The 2011 Trade Week saw the Giants take part in nine trades, involving two selections in the mini-draft as well trading away players who had previously nominated for the draft in return for additional early draft selections in the 2011 AFL Draft, that resulted in them holding the first five draft selections and 11 of the first 14. [24]

During the 2011 season, there was much speculation about which uncontracted players would sign with the Giants. In August 2011, Adelaide defender Phil Davis became the first player to announce that he would sign with the new club. [25] During 2011, four more AFL listed players announced they would be playing for the Giants in 2012 - Bulldogs midfielders Callan Ward and Sam Reid, Fremantle midfielder Rhys Palmer and Melbourne midfielder Tom Scully.

Former Melbourne Captain James McDonald, Brisbane veteran Luke Power and Port Adelaide ruckman Dean Brogan and midfielder Chad Cornes came out of retirement to play for the Giants in 2012. [26] McDonald and Power took on roles as playing Assistant Coaches.

Greater Western Sydney also recruited Israel Folau, a former professional rugby league footballer, from the Brisbane Broncos.

Player signings
PlayerFormer clubDate [N 1] Compensation [N 2]
Phil Davis Adelaide 2 August 2011 [25] One first-round draft pick. [27]
Callan Ward Western Bulldogs 5 September 2011 [28] One first-round draft pick. [27]
Rhys Palmer Fremantle 6 September 2011 [29] One end-of-first-round draft pick. [27]
Tom Scully Melbourne 12 September 2011 [30] Two first-round draft picks. [27]
Sam Reid Western Bulldogs 13 October 2011 [31] One third-round draft pick. [32]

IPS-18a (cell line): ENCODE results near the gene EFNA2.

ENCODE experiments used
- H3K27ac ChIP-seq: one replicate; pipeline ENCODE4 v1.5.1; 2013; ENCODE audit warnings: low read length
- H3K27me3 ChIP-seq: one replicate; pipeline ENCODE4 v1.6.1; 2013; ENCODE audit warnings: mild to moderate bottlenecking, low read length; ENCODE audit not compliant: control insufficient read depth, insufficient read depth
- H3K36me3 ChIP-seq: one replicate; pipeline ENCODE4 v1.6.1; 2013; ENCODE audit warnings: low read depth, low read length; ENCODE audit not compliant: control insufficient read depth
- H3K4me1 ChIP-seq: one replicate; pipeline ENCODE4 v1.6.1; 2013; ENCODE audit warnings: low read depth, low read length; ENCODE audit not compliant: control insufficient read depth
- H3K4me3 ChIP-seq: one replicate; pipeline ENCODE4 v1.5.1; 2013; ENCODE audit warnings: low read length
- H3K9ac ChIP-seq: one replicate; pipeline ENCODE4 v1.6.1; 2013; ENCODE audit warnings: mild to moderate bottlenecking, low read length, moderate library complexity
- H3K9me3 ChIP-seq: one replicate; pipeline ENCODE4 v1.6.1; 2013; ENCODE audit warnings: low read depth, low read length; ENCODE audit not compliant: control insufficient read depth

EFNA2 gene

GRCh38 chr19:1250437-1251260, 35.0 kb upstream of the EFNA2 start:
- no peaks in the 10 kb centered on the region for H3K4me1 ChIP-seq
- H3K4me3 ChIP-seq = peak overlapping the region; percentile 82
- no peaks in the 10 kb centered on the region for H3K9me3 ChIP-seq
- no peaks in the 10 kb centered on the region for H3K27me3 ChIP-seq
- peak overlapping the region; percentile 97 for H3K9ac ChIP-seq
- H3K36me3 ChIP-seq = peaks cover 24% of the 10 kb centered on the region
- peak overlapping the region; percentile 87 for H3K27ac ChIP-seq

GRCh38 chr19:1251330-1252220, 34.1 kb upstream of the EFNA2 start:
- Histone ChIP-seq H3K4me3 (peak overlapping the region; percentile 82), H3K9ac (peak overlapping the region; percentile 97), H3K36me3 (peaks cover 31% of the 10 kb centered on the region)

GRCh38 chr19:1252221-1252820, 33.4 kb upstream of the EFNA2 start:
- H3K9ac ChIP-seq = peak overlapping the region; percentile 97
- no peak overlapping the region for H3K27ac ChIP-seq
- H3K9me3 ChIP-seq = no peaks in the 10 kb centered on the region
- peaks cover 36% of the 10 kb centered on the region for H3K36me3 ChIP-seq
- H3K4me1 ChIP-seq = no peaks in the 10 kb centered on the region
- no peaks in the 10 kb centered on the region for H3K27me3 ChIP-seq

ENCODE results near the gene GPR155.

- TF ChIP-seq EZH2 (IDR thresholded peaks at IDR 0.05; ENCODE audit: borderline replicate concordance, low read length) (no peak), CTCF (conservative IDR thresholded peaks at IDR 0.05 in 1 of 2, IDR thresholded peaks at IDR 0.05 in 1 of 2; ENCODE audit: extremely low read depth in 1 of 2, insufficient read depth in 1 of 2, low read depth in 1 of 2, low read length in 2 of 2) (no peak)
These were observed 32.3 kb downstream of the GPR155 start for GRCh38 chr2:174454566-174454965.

1. refers to the date the signing was announced, rather than the date on which the player actually signed.
  2. any club that loses an uncontracted player to Greater Western Sydney is eligible to at least one compensation pick in the AFL Draft, depending on the age and ability of the player concerned.

2012: Debut season

Banner at the inaugural GWS game against the Sydney Swans GWS Giants Inaugural Banner, March 24, 2012.jpg
Banner at the inaugural GWS game against the Sydney Swans

Before entering the AFL, the club played in the TAC Cup in 2010 and North East Australian Football League in 2011, as well as the 2011 and 2012 AFL pre-season tournaments, and the 2011 Foxtel Cup. [33] [34]

The club played its first game in the Australian Football League on 24 March 2012 at ANZ Stadium in the inaugural Sydney Derby against the Sydney Swans which they lost by 63 points. On 12 May 2012 the club recorded its first win, defeating the Gold Coast Suns in a Round 7 match by 13.16 (94) to 9.13 (67). The only other victory of the team's inaugural season was a 34-point win over Port Adelaide.

The Giants were to have numerous big losses, including five by over 100 points, beating the previous record of four set by Fitzroy in their final season, the Brisbane Bears in 1991, St Kilda in 1985 and Footscray in 1982. They lost four other games by over eighty points and finished with a percentage of 46.17, the lowest by any club since St Kilda, in 1955, had a percentage of 45.4 and, before that, Melbourne in 1919 with 43.0.

2013: Second season

In their second season, Greater Western Sydney fared even worse than in their debut season. The Giants lost their first seventeen games, an ignominy suffered previously by Fremantle in 2001, St. Kilda in 1910 and seven teams who finished with an 0–18 record. The most recent of these VFL/AFL teams losing all eighteen games was Fitzroy in 1964. Greater Western Sydney's combined percentage for their first two seasons was indeed the lowest by any club since St. Kilda in 1901 and 1902. Furthermore, the Giants again lost five games by 100 points or more, repeating an ignominy from the debut season.